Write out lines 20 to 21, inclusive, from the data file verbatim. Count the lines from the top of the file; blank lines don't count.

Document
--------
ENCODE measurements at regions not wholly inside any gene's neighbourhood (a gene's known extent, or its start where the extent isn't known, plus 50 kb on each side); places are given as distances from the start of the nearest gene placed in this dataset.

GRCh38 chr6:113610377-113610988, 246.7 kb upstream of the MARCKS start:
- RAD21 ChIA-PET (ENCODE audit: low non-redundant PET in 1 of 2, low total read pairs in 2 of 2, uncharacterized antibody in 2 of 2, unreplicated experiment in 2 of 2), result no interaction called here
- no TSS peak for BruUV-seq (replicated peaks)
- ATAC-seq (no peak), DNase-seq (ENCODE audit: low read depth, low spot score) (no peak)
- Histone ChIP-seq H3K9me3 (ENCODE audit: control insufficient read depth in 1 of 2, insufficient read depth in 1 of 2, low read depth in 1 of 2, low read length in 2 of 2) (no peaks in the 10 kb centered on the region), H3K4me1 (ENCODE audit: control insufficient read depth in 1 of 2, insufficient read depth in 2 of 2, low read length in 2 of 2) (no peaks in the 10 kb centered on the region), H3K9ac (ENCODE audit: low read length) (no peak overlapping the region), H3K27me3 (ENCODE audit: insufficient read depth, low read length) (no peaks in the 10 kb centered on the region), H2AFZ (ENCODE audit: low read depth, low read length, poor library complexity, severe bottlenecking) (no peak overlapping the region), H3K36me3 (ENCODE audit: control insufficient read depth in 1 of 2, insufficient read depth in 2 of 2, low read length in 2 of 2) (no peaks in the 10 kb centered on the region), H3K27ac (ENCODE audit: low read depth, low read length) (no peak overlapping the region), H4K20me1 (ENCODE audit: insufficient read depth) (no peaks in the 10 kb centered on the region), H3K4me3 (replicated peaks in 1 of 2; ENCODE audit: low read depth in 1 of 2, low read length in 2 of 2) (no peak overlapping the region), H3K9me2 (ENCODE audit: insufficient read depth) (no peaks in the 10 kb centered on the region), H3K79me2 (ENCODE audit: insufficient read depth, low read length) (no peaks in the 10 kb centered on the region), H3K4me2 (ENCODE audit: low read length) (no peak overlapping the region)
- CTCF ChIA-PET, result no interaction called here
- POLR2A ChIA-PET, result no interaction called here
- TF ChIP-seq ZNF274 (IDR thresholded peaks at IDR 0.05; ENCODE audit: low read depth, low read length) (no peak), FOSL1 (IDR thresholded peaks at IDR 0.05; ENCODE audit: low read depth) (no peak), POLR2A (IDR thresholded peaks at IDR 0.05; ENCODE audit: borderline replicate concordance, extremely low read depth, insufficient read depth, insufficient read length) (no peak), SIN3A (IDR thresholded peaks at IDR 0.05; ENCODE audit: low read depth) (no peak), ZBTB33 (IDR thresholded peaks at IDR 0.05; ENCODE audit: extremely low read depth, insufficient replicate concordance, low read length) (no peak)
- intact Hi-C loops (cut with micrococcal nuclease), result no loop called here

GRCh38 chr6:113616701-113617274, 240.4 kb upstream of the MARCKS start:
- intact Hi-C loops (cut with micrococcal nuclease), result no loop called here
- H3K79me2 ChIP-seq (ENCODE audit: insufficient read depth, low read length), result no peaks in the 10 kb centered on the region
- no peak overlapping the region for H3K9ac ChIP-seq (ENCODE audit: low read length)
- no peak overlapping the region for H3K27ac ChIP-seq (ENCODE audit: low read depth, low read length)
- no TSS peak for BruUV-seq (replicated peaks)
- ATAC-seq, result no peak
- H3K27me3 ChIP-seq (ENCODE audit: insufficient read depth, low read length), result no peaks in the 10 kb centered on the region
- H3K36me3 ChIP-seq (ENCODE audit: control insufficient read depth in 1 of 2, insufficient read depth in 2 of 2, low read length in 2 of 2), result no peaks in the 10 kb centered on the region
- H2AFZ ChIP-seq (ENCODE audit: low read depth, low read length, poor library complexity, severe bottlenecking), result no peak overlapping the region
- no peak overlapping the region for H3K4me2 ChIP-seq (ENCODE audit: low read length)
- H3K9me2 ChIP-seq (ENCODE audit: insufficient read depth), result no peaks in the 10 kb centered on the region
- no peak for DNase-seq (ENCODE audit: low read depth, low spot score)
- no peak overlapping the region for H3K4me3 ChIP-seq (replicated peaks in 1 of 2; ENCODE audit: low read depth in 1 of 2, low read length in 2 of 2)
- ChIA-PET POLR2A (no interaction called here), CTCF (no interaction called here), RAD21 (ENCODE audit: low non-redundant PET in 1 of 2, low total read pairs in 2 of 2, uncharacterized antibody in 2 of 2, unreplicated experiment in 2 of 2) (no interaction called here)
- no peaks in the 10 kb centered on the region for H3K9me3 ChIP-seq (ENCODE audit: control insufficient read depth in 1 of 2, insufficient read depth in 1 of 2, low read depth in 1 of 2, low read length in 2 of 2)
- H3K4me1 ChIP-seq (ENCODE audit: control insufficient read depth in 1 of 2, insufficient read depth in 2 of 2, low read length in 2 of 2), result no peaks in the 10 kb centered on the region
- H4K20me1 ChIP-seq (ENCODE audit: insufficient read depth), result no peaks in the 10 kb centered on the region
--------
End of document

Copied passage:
- H2AFZ ChIP-seq (ENCODE audit: low read depth, low read length, poor library complexity, severe bottlenecking), result no peak overlapping the region
- no peak overlapping the region for H3K4me2 ChIP-seq (ENCODE audit: low read length)